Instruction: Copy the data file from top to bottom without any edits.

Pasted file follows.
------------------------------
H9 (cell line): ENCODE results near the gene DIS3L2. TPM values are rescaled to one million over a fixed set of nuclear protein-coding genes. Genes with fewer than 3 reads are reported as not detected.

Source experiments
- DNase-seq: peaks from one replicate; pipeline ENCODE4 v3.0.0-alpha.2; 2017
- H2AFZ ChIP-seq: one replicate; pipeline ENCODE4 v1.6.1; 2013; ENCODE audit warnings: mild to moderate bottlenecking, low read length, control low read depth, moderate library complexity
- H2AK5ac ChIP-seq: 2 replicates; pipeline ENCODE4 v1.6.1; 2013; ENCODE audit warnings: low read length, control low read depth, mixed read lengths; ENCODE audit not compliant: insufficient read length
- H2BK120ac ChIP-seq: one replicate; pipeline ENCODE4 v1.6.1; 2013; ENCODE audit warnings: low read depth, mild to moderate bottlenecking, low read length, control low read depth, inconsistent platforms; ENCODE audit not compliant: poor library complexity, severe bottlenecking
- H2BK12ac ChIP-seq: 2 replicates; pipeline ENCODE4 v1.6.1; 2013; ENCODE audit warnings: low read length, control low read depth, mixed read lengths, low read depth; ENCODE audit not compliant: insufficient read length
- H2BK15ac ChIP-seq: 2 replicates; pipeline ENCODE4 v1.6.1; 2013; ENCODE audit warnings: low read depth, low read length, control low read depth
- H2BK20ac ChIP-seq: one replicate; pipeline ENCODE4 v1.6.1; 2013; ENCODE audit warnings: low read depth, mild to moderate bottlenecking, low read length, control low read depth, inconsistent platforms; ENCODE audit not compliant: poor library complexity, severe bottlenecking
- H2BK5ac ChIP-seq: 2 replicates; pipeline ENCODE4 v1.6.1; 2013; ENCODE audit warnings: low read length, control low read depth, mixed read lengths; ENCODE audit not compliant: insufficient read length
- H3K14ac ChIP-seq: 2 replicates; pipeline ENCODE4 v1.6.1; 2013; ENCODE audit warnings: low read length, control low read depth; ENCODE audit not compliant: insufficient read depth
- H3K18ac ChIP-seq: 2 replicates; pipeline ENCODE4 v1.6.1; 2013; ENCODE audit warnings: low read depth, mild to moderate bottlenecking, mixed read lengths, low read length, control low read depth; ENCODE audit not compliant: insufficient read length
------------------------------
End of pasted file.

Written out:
H9 (cell line): ENCODE results near the gene DIS3L2. TPM values are rescaled to one million over a fixed set of nuclear protein-coding genes. Genes with fewer than 3 reads are reported as not detected.

Source experiments
- DNase-seq: peaks from one replicate; pipeline ENCODE4 v3.0.0-alpha.2; 2017
- H2AFZ ChIP-seq: one replicate; pipeline ENCODE4 v1.6.1; 2013; ENCODE audit warnings: mild to moderate bottlenecking, low read length, control low read depth, moderate library complexity
- H2AK5ac ChIP-seq: 2 replicates; pipeline ENCODE4 v1.6.1; 2013; ENCODE audit warnings: low read length, control low read depth, mixed read lengths; ENCODE audit not compliant: insufficient read length
- H2BK120ac ChIP-seq: one replicate; pipeline ENCODE4 v1.6.1; 2013; ENCODE audit warnings: low read depth, mild to moderate bottlenecking, low read length, control low read depth, inconsistent platforms; ENCODE audit not compliant: poor library complexity, severe bottlenecking
- H2BK12ac ChIP-seq: 2 replicates; pipeline ENCODE4 v1.6.1; 2013; ENCODE audit warnings: low read length, control low read depth, mixed read lengths, low read depth; ENCODE audit not compliant: insufficient read length
- H2BK15ac ChIP-seq: 2 replicates; pipeline ENCODE4 v1.6.1; 2013; ENCODE audit warnings: low read depth, low read length, control low read depth
- H2BK20ac ChIP-seq: one replicate; pipeline ENCODE4 v1.6.1; 2013; ENCODE audit warnings: low read depth, mild to moderate bottlenecking, low read length, control low read depth, inconsistent platforms; ENCODE audit not compliant: poor library complexity, severe bottlenecking
- H2BK5ac ChIP-seq: 2 replicates; pipeline ENCODE4 v1.6.1; 2013; ENCODE audit warnings: low read length, control low read depth, mixed read lengths; ENCODE audit not compliant: insufficient read length
- H3K14ac ChIP-seq: 2 replicates; pipeline ENCODE4 v1.6.1; 2013; ENCODE audit warnings: low read length, control low read depth; ENCODE audit not compliant: insufficient read depth
- H3K18ac ChIP-seq: 2 replicates; pipeline ENCODE4 v1.6.1; 2013; ENCODE audit warnings: low read depth, mild to moderate bottlenecking, mixed read lengths, low read length, control low read depth; ENCODE audit not compliant: insufficient read length